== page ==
+ + + + +
We arrive at church, my wife and I, just as the procession is heading down the aisle, so we slide into a pew near the back. I’m hardly settled after the opening hymn when I feel a tap on my shoulder.
It’s George Wembley.
“Have you got the baby?” he whispers.
Baby? What baby?
That baby is keeping warm on the top shelf of our hall closet.
Rising, I crane to get a view of the crèche at the front of the church. The manger is empty.
I sink back down. George is behind me, leaning over, awaiting a reply. I cannot look at him. In that moment, I suppose, I feel even worse than he must have felt that morning as he sat in my living room holding a bomb on his lap.
I have forgotten Jesus. It’s Christmas Eve and the manger is empty. It’s Christmas and I have forgotten the main thing, what it’s all about. How is this a mirror of my life?
“George,” I murmur, “I’m sorry—but … he’s not dry. His head came off …”
That’s right—compound the sin with lies.
“But listen, George—all’s not lost. Just leave it to me and I’ll fix it. I have an idea.”
If George says anything, I don’t hear it. I’m already up and heading across the aisle to where I’ve spotted our neighbor, Lisa Jenkins, with her daughter Maryann, a sweet girl of seven. In her arms she is cradling, bless her soul, a little doll. A blonde dolly in a pink dress, but never mind: desperate times, desperate measures.
“Lisa?” I whisper. “May I ask you something?”
Twice I have to explain the situation, along with my proposed solution, before finally Lisa leans over to have a word with her daughter. The little girl shakes her head. Mother remonstrates; Maryann waggles her pigtails more vigorously. Looking back at me with a pained expression, Lisa turns up empty palms, shrugs. No deal.
Thinking, for some reason, that an avuncular neighbor might carry more influence than a mother, I try my luck with the girl myself. Nothing doing.
Inspired, I whip out my wallet, peel off a new five dollar bill, and dangle this talisman before the child’s eyes.
“Maryann,” I intone, “just give me your dolly and this will be yours.”
Only later does the dark irony of this ploy dawn on me: I am trying to buy Jesus. I might as well offer the girl thirty pieces of silver.
Nevertheless, it works. Reluctantly, Maryann accepts the bribe and releases her doll into my sweaty hands.
Not wasting a moment, I make for the side aisle. Barely am I halfway along when a piercing voice cries out, “Mommy! I want my dolly!”
And again: “I want my dolly back!”
Under my breath, I utter words that should not be spoken in a church. But I don’t stop. No way am I giving this dolly back. It’s mine, I paid for it. At least, I rented it for an hour, fair and square. Besides, the mission I’m on is more important than a little girl’s whiny whim. Far more important. I am restoring Christ to Christmas.
Am I not?
Or am I just trying to cover my butt?
I set the doll in the manger, arrange her as best I can, then return to my place burning with embarrassment. No, more than embarrassment: shame.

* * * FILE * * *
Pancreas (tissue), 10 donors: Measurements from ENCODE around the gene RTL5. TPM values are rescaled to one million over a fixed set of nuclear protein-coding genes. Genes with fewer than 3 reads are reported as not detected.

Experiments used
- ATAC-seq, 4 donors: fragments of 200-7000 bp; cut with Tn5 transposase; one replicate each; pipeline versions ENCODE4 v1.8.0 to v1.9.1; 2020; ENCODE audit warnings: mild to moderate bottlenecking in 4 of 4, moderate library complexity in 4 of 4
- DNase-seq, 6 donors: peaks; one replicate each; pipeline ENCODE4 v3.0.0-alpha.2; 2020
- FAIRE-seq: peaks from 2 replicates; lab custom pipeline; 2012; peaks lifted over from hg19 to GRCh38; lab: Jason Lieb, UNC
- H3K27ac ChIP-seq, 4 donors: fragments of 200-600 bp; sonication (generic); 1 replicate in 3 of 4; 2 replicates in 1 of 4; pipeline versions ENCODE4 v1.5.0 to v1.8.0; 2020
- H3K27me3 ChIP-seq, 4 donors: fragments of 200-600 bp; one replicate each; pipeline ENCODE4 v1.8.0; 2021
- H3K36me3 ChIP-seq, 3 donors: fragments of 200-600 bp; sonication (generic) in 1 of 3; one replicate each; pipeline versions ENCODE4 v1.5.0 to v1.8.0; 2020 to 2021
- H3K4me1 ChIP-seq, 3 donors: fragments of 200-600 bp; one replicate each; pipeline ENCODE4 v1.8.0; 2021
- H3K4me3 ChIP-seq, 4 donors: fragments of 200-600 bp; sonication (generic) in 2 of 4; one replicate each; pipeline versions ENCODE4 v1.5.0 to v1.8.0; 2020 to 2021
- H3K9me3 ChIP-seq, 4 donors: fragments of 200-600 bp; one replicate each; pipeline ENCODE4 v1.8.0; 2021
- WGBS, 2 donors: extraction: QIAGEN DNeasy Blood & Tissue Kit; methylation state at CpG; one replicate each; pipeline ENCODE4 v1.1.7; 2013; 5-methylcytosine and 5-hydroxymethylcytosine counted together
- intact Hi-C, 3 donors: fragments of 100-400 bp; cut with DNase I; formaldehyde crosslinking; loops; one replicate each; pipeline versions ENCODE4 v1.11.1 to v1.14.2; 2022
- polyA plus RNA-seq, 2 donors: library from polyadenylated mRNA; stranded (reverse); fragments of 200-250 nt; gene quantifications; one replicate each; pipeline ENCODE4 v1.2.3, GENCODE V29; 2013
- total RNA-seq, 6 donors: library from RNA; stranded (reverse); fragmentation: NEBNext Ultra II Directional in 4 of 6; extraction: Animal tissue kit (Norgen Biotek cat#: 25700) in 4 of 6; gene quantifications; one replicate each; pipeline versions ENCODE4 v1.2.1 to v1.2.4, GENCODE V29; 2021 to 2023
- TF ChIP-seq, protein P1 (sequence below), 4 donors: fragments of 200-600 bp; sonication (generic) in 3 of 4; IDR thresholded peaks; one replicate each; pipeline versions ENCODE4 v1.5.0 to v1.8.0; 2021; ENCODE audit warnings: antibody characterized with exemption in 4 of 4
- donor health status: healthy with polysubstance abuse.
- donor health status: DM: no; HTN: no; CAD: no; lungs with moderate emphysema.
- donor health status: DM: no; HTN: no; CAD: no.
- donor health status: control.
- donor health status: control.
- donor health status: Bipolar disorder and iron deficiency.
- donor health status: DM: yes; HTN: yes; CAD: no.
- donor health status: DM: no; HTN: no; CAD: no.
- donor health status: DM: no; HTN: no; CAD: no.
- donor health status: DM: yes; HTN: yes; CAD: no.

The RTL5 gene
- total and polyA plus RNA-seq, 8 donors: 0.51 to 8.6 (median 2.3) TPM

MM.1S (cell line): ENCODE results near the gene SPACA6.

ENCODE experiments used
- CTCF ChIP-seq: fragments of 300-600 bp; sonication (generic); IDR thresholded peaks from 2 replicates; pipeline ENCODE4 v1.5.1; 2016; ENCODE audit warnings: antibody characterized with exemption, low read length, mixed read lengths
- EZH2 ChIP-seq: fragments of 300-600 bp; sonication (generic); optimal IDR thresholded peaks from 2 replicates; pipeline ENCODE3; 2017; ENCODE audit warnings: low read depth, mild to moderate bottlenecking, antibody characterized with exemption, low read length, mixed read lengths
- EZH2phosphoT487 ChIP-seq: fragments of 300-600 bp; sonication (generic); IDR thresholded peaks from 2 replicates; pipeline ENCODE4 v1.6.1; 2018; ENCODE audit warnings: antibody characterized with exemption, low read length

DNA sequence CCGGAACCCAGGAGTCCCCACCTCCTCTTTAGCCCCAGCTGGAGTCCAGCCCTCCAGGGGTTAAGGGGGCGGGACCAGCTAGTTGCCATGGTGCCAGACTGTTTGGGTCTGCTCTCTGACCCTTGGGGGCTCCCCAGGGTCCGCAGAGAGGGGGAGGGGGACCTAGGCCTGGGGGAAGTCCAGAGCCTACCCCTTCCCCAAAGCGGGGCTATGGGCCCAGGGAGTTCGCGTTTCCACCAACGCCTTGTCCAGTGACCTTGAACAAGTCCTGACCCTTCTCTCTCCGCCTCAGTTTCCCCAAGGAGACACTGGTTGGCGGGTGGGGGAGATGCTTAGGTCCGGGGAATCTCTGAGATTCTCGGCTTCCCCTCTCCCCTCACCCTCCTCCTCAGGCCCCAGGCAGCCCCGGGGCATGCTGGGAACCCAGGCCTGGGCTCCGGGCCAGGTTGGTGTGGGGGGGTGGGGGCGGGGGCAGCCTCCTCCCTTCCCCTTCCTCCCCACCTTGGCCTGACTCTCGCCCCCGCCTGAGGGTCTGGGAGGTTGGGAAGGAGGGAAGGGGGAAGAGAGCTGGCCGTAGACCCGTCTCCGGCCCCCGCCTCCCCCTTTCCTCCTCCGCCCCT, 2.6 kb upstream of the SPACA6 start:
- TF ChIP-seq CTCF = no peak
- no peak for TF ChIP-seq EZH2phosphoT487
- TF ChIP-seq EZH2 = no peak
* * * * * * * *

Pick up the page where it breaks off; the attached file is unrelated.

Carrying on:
The doll doesn’t look right. I know that. Everyone knows it. They all saw me do it. There was tittery laughter. It looks stupid, that doll. What’s more, little Maryann has turned up the decibels. She’s crying and yelling—“I want my baby! I want my baby!” To my ears it sounds like, Crucify him! Crucify him!
This is all my fault. My fault for forgetting—betraying—Jesus. On Christmas Eve, I’ve crucified Him.
After five minutes of this royal ruckus, poor Maryann has to be escorted by her mother out of church.
My fault. My own most grievous fault.
If this happened at any ordinary service, it would be just one of those things. But at Christmas everything is magnified, every least impropriety gets hauled into the great shining light of this wonderful night.
At Christmas, as on Good Friday, we are judged, and all—all—found wanting.
+ + + + +
That other baby boy, the one born in Bethlehem the same night as Jesus, is named Micah.
A few weeks before Micah’s second birthday, he is outside playing in the garden. Utterly content. The day is hot, bright, very still.
There comes a sound. A clamor. Far away, drawing nearer.
Horses. Horses’ hooves. Many horses, thudding along the valley west of town, then up the hill, then clattering in the street outside.
There are shouts, men’s voices raised, then women’s, and a noise of clanging steel. Other sounds, strange, unknown, ugly. Children crying. Women sobbing, wailing.
Mother. Must find mother.
Micah runs into the street.
There she is! Mama!
Mama: the last word Micah will ever speak.
His Calvary comes early.
With a flash of silver the darkness descends.
+ + + + +
Sitting in church that Christmas Eve, nursing my shame, I don’t hear anything at all of the service. Not the readings, the sermon, the carols, nor a single word of the liturgy. Nothing.
Until near the end.
Then I hear one thing. One small noise that I have never heard before in church, nor ever since.
I don’t know why it is. Maybe the placement of the priest’s microphone is different, or something like that. Maybe it’s supernatural.
But when he takes the bread and says the words of Christ, “This is My body, broken for you,” I distinctly hear the snap of the wafer as he breaks it. A dry, brittle sound like an autumn twig cracking underfoot.
Broken for me.
I keep saying these words as I go forward to receive the eucharist.
Passing the crèche, I could swear that dolly smiles at me.
Back in the pew, for the first time that evening, I relax. I can feel myself being put back together. As we stand to sing O Little Town of Bethlehem, I remain quiet. If I open my mouth, I’ll either sob or roar with laughter.
How silently, how silently,
the wondrous gift is given.
He—Christ—is the Master Gluer, mending my brokenness, making me whole.
+ + + + +
Not until the following Sunday did I hear the end of this story from Lisa Jenkins.
First thing on Christmas morning, little Maryann rushed into her mother’s room, bright-eyed and breathless, saying, “Mommy, guess what? My dolly told me she liked being Baby Jesus!”
“Really?” Lisa was still rubbing sleep from her eyes. “That’s wonderful, dear.”
“And guess what else she said.”
Thoughtfully, Maryann stuck her tongue in her cheek. Finally she said, “Mommy, she told me that lying in that manger, with all those people looking at her, she felt really alive!”
Mike Mason’s best Christmas stories are collected in his book Twenty-One Candles: Stories for Christmas.